and trust. The key to success

we could call the “reference standard for organic

would be the equivalence of


the process. The Global Social Compliance Program has

I strongly recommend that the organic community

already developed one (See

develops and starts to use a system that allows for

Johann Zueblin





Jon Manhire

Asian regional standards

RAPID PROGRESS IN DEVELOPING AN ASIAN REGIONAL ORGANIC STANDARD The Global Organic Market Access (GOMA) project is a joint project involving FAO, IFOAM and UNCTAD that was established in 2009 to promote and foster equivalence and harmonization of organic standards and technical regulations. GOMA organized a Working Group for Co-operation on Organic Labelling and Trade for Asia (South, South-East and East Asia) which decided to develop the Asia Regional Organic Standards (AROS).

Organic Issues in Asia

The large number and critical

Strong linkages between local

importance of small farms for sup-

food production and local, nation-

plying most of the region’s food

al and regional cultures.

requirements. Many of these small farms also keep livestock,

The key criterion for developing regional

such as chickens and pigs.

organic standards is to ensure that they are tailored to reflect local conditions and

The importance of rice production and consumption in most countries in the region.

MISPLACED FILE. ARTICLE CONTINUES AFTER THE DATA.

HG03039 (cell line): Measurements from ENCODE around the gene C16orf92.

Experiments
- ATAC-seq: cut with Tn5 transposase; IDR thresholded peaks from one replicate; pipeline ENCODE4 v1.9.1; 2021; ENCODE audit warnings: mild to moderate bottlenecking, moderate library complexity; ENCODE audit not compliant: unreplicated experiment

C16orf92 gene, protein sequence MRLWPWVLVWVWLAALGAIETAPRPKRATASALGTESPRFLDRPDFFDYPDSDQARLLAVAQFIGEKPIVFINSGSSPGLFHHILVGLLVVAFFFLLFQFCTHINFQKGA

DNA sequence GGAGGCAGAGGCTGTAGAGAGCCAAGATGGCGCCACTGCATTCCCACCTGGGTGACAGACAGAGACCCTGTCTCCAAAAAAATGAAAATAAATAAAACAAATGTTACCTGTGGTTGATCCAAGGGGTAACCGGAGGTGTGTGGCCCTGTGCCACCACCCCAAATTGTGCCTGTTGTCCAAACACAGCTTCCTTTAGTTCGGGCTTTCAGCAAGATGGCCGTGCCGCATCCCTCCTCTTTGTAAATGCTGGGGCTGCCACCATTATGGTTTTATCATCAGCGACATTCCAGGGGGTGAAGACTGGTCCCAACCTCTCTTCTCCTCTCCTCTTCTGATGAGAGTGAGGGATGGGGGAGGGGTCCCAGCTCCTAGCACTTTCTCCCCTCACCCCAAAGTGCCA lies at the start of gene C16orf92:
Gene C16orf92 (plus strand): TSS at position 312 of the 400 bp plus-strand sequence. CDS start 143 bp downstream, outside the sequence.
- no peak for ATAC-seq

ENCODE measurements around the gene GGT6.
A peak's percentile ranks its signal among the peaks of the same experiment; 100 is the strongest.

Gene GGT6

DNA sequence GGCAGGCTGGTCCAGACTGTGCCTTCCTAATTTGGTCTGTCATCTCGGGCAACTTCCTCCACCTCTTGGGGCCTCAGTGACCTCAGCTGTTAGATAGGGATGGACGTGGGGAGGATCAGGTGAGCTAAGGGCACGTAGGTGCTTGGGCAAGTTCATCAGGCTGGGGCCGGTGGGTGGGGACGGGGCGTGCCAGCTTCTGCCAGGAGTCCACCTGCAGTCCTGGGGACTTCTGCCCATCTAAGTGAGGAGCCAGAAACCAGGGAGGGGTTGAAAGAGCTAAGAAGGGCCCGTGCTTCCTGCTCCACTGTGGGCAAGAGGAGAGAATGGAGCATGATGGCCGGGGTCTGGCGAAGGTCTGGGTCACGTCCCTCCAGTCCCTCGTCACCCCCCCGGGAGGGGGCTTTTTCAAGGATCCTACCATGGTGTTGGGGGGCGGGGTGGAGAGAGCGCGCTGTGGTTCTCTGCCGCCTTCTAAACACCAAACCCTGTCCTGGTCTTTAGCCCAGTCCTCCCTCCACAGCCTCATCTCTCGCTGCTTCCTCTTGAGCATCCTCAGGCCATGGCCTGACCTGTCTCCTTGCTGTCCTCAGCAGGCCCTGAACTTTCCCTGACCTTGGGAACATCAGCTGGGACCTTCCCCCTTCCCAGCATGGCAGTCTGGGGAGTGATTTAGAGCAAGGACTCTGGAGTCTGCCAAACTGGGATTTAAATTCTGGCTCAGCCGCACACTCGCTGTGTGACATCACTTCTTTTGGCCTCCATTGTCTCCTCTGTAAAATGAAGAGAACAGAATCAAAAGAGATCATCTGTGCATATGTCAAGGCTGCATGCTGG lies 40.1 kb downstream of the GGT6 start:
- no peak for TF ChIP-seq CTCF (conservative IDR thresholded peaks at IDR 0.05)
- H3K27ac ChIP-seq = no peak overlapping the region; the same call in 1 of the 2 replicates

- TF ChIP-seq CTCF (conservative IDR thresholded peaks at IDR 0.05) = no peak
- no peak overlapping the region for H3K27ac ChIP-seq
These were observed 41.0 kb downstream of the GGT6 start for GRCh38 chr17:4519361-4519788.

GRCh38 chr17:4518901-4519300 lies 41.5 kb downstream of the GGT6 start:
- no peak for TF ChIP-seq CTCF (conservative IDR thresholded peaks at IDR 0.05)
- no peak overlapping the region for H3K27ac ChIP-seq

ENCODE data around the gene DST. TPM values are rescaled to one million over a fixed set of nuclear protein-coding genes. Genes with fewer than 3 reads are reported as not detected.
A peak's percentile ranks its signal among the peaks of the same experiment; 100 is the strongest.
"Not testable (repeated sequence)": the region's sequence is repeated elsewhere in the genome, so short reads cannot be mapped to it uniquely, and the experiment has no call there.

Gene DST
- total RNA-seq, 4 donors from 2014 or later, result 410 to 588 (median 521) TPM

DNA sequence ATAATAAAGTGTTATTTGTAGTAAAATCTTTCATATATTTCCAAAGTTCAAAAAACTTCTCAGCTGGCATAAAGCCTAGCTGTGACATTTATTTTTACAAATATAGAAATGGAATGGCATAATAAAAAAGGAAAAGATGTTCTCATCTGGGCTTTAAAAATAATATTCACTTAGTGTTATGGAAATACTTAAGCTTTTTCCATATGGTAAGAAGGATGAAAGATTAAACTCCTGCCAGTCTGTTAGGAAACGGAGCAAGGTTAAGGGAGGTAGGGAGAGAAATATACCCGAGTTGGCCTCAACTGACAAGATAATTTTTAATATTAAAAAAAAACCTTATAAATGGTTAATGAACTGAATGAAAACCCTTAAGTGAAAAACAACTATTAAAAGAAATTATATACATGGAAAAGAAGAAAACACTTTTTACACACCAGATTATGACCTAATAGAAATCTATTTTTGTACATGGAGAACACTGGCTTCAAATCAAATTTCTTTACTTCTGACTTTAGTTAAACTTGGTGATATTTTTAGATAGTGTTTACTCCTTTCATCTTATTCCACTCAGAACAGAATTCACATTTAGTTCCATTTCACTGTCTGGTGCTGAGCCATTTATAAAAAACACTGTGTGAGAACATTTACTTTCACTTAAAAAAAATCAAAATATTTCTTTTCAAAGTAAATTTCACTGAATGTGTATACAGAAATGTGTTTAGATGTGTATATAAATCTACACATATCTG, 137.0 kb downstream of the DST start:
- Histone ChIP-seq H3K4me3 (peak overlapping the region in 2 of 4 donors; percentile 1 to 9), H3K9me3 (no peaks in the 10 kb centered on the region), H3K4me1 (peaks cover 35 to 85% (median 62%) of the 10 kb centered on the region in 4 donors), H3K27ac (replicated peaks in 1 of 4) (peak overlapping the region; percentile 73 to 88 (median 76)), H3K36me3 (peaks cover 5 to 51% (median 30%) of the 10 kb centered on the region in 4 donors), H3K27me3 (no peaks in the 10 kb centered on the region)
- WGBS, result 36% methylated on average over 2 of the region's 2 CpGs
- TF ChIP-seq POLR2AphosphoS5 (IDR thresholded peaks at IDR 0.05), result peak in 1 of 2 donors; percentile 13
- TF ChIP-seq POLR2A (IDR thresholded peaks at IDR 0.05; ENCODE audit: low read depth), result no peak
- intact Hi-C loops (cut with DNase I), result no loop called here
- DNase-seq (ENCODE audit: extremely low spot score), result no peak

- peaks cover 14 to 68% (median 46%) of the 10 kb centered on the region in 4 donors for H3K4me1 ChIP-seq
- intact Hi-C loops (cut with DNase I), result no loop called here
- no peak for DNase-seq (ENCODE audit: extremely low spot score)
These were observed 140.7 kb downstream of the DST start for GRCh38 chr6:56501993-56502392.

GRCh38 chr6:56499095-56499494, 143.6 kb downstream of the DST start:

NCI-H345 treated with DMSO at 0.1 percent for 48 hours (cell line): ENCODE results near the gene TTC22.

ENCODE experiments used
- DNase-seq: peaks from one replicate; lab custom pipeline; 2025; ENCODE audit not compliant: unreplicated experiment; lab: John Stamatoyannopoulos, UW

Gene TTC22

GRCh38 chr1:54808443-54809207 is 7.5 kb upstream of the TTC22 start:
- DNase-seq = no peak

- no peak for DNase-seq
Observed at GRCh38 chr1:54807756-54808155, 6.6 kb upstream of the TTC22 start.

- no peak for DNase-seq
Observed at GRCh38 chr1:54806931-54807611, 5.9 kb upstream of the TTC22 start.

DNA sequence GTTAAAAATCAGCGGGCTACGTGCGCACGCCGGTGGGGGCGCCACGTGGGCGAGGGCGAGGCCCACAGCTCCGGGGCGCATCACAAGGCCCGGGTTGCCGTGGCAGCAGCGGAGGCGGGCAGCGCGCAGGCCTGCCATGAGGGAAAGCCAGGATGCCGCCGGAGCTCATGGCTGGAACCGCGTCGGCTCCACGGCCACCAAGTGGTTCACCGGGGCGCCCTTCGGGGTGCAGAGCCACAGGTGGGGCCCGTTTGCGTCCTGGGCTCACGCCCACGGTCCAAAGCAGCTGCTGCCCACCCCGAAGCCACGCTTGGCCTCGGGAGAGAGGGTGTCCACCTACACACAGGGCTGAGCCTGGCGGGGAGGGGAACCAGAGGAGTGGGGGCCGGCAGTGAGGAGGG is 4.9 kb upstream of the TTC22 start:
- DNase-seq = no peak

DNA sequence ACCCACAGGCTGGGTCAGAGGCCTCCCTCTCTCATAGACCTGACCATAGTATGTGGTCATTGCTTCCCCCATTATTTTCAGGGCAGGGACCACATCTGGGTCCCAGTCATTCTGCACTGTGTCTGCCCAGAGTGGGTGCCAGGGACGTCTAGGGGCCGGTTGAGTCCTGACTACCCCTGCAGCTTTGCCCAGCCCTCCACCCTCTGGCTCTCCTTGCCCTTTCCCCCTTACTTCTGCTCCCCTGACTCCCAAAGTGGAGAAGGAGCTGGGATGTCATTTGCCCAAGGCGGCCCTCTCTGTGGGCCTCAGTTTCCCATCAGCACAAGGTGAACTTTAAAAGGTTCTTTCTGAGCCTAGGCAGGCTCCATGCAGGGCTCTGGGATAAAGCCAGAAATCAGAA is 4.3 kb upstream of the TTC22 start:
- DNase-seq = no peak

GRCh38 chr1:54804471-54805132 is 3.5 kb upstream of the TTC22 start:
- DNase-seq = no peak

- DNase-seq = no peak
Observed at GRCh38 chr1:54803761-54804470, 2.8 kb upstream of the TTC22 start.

The long history of practicing A tropical climate (over most of

issues. Though there is a great diver-

agriculture in the region and the

sity within the region in terms of climate,

subsequent evolution of farming

the region) and the evolution of

crops produced, farming traditions and

systems adapted to local condi-

farming systems which are adapt-

systems, there are also some common

tions, resources and societal

ed to tropical climatic conditions.v






he aim is to create a reference for

have been based on the use of natural,

equivalence of government organic

biological, renewable and regenerative

standards in the region as part of

resources. Soil fertility is primarily main-

a framework for cooperation on organic

tained through recycling organic matter.

labelling and trade in the region. It was

Pests, diseases, and weeds are managed

also anticipated that AROS could also be

primarily through cultural practices. Food

adapted to serve as the national standard

processing is typically simple using biolo-

for some individual countries in the region

gical, mechanical, and physical methods.

that do not yet have a standard. However

Possibly as a result of this alignment

it is not the intention for AROS to replace

between traditional and organic farming

any existing national organic standards.